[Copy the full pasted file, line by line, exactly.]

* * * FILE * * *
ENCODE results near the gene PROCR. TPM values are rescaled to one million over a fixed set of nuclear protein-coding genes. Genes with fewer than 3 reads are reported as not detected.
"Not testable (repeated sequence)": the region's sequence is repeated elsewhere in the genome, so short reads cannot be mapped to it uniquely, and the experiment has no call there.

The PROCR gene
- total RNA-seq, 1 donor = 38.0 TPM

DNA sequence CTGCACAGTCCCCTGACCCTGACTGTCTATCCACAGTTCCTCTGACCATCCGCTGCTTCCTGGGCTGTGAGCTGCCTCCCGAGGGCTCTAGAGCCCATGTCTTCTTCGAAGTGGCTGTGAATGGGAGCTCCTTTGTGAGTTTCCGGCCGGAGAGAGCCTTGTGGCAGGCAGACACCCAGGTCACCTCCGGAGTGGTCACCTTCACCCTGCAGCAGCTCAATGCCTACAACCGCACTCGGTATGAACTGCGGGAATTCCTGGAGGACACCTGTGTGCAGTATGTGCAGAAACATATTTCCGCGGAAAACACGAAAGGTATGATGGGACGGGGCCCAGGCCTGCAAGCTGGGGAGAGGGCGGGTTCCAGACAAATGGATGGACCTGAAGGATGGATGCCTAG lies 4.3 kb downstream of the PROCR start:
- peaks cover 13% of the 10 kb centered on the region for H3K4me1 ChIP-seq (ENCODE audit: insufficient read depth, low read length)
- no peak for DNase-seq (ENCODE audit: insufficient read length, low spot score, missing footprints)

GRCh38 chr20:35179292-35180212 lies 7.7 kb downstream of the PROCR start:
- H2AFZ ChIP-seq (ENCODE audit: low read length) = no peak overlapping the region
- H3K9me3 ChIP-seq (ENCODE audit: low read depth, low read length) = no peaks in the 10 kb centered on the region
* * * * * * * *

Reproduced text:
ENCODE results near the gene PROCR. TPM values are rescaled to one million over a fixed set of nuclear protein-coding genes. Genes with fewer than 3 reads are reported as not detected.
"Not testable (repeated sequence)": the region's sequence is repeated elsewhere in the genome, so short reads cannot be mapped to it uniquely, and the experiment has no call there.

The PROCR gene
- total RNA-seq, 1 donor = 38.0 TPM

DNA sequence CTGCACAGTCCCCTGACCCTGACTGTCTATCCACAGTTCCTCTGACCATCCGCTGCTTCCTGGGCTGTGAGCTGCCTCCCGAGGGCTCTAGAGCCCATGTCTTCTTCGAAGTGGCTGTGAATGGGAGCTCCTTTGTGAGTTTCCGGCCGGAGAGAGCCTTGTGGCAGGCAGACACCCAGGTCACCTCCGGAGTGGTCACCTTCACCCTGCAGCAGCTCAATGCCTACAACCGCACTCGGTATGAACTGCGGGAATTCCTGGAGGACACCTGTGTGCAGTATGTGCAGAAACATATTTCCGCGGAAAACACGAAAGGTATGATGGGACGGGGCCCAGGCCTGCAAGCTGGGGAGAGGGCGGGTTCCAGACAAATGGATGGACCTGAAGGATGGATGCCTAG lies 4.3 kb downstream of the PROCR start:
- peaks cover 13% of the 10 kb centered on the region for H3K4me1 ChIP-seq (ENCODE audit: insufficient read depth, low read length)
- no peak for DNase-seq (ENCODE audit: insufficient read length, low spot score, missing footprints)

GRCh38 chr20:35179292-35180212 lies 7.7 kb downstream of the PROCR start:
- H2AFZ ChIP-seq (ENCODE audit: low read length) = no peak overlapping the region
- H3K9me3 ChIP-seq (ENCODE audit: low read depth, low read length) = no peaks in the 10 kb centered on the region